- Kumara Purnima. Janmastami – Birth of Krisna.
- Krisna Lila – The exploits of Krisna.
- Ganesa Caturti – Birth of Ganesa.
- Radha-Astami – Birth of Radha.
- Vamana Janma (or Sunia) – Birth of Vamana.
- Ananta Caturdasi – Birth of Ananta.
- Dwitiya Osa – This is specially observed in the temple of Laksmi. In Odisha ‘Osa’ means religious fasting.
- Dasahara – Takes a way ten sins.
- Navanna – Taking of new food.
- Dipawali- Offering of lamps to forefathers.
- Vakula Amavasya.
- Sri Pancami – Special worship of Sarasvati.
- Sivaratri Sacred day for Siva.
- Maha Visuva Sankranti – Also known as Pana Sankranti in Odisha. Pana means sweet drink.
- Nrusingha Janma -Birth of Nrusingha.
- Sitala Sasthi – Marrige of Siva.
- Rukmini Harana Ekadasi – Marrige of Krishna
- Details on these may be locally collected.
The three chariots of Balabhadra, Subhadra and Jagannatha are newly constructed every year with wood of specified trees like phassi, dhausa, etc. customarily brought from the ex-princely state of Dasapalla, by a specialist team of carpenters who have hereditary rights and privilege for the same. The logs are traditionally set afloat as rafts in the river Mahanadi. These are collected near Puri and then transported by road.
The three chariots, newly constructed every year and decorated as per the unique scheme prescribed and followed for centuries stand on the Bada Danda, the Grand Avenue. Covered with a bright canopies made of stripes of red cloth combined with those of black, yellow and blue colours, the huge chariots are lined across the wide avenue right in front of the majestic temple close to its eastern entrance, also known as the Sinhadwara or the Lion’s Gate.
Lord Jagannatha’s Chariot is called Nandighosa. It is forty-five feet high and forty-five feet square at the wheel level. It has sixteen wheels, each of seven feet diameters, and is decked with a cover made of red and yellow cloth. Lord Jagannatha is identified with Krishna who is also known as Pitambara, the one attired in golden yellow robes and hence the distinguishing yellow stripes on the canopy of this chariot.
The Chariot of Lord Balabhadra, called the Taladhwaja, the one with the Palm Tree on its flag, has fourteen wheels, each of seven feet diameters and is covered with red and blue cloth. Its height is forty-four feet.
The Chariot of Subhadra, known as Darpadalana, literally trampler of pride, is forty-three feet high with twelve wheels, each of seven feet diameters. This Chariot is decked with a covering of red and black cloth, black being traditionally associated with Shakti and the Mother goddess.
Around each of the chariots are nine Parsva devatas, painted wooden images representing different deities on the chariots’ sides. Each of the chariots is attached with four horses. These are of different colours – white ones for Balabhadra, dark ones for Jagannatha and red ones for Subhadra. Each chariot has a charioteer called Sarathi. The three charioteers attached to the chariots of Jagannatha, Balabhadra and Subhadra respectively are Matali, Daruka and Arjuna.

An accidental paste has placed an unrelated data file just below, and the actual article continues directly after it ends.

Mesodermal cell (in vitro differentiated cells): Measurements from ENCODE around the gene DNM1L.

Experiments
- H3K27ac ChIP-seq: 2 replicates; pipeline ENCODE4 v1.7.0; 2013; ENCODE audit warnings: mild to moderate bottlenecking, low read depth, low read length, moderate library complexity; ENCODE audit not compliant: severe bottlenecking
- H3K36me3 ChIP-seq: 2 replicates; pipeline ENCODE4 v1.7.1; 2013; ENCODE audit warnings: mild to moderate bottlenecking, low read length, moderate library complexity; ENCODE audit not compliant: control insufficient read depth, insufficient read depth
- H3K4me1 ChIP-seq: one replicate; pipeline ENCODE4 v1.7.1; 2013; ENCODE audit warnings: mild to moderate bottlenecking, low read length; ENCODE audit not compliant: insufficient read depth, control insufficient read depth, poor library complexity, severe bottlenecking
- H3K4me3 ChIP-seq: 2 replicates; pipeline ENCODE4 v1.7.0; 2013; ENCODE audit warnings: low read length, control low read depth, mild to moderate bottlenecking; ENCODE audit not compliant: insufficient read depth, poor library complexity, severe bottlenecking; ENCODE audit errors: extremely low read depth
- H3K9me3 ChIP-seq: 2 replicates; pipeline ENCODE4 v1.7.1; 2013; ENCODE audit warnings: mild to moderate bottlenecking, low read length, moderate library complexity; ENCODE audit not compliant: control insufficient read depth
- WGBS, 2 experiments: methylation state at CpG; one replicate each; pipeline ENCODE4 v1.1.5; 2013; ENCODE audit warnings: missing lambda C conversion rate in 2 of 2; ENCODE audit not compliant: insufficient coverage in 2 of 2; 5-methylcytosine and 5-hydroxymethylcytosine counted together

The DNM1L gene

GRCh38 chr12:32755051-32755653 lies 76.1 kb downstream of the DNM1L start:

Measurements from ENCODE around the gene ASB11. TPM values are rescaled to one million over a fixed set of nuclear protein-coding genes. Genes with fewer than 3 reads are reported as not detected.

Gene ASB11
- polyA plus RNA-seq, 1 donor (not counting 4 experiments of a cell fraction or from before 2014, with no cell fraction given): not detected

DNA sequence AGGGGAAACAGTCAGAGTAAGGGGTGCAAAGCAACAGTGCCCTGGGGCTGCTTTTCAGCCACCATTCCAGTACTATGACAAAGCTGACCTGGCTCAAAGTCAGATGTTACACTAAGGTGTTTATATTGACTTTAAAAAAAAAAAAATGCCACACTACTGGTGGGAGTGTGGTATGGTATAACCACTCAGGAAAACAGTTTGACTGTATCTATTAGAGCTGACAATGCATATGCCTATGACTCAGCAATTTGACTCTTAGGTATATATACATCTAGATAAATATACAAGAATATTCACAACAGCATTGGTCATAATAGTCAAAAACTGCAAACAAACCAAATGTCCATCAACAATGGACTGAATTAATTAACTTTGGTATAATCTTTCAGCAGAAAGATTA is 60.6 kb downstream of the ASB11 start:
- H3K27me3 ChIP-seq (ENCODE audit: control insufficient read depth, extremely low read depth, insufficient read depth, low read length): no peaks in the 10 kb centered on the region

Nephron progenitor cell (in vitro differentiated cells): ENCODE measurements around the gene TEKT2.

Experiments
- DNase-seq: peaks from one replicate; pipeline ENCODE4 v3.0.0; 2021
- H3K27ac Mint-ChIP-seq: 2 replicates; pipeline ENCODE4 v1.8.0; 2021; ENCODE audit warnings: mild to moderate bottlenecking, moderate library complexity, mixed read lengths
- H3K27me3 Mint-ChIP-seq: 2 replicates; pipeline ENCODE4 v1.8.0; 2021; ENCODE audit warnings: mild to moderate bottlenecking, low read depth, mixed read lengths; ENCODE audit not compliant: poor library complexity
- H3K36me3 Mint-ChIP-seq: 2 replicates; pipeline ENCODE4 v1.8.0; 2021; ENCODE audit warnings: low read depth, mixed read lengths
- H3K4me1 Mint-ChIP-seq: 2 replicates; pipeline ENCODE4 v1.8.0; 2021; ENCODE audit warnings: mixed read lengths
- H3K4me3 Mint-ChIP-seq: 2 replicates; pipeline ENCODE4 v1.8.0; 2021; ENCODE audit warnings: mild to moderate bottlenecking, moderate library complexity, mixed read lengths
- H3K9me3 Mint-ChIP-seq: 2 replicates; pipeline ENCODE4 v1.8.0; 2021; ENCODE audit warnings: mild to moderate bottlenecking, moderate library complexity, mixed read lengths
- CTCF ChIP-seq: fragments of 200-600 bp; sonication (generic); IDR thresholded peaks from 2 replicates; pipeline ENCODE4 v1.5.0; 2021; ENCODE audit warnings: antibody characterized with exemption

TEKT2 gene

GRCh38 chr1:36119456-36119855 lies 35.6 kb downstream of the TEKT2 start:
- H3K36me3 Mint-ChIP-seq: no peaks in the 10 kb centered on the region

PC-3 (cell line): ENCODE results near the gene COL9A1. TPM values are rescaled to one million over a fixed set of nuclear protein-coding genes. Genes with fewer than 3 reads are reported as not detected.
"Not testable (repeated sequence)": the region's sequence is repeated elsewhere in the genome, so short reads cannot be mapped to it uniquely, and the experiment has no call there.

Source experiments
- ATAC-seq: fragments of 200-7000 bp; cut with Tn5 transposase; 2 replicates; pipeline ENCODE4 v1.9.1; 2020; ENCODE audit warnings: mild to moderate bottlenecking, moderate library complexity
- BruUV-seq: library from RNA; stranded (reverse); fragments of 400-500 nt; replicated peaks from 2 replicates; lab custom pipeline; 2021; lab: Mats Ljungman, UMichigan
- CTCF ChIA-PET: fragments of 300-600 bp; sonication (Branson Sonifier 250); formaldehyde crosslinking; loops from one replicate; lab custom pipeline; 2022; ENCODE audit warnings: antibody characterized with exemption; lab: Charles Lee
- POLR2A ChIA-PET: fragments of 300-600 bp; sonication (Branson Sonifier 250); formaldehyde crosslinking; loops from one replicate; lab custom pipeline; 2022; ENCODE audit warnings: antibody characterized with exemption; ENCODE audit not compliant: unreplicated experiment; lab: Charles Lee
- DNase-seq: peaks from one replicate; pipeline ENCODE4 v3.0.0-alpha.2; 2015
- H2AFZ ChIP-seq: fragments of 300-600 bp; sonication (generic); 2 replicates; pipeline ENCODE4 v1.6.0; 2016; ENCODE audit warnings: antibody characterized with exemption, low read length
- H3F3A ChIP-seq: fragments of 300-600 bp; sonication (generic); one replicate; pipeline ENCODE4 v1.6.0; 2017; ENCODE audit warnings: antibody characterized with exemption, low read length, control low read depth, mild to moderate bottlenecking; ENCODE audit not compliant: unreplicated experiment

The journey of the deities to the world outside, starts with an elaborate royal ritual called Pahandi – literally, going forward in a step by step movement to the accompaniment of several devotees beating the ghanta, kahali and telingi baja.
The ghanta is a type of a gong, shaped like a flattish hollow bowl, and is made of kamsa, bell metal, an alloy of brass and zinc. A small baton like stick made of a hard but flexible piece of cane is used to beat the simple musical instrument. The ghanta is made by traditional artisan groups – kansaris, who live in villages not far from Puri. Kahali is a type of trumpet while the telingi baja is a simple drum, a percussion instrument played on both sides with canes.
The famous saint poet Salabega has immortalised the feelings of the devotees as they wait every year for fulfillment of their desire to see their dear dark darling, Kalia Dhana seated on his resplendent Chariot – Nandi Ghosa. Salabega had gone on pilgrimage and had fallen sick. He couldn’t return in time to see his darling Lord on the chariots and cried out in anguish from 750 miles away. He prayed to the Lord to tarry a while on the bada danda, the Grand Avenue till he could reach back to see the Lord. The compassionate Lord stayed on his chariot which could not be moved an inch forward till Salabega reached Puri and joined the devotees in prayer.
As Lord Jagannatha and Lord Balabhadra are quite heavy, a wooden cross is fixed to their backs and thick silken ropes are tied round their heads and waists for their ceremonial procession – a ritual known as Senapata lagi. The deities during the anasara period are actually placed in the audience hall – Jagamohana and not in the sanctum – or deul on the elevated platform, their normal seat. From there the deities are moved first on to the sata pahacha or seven steps, outside the northern door of the natamandapa or the dancing hall. During the outward movement from the temple to the chariots, the procession of the deities is in a row and is known as dhadi pahandi or a group movement. All the deities move simultaneously. At first Sudarshana, the celestial wheel of Krishna-Vishnu, is brought out and placed in the chariot of Subhadra followed by Balabhadra, Subhadra and finally Jagannatha.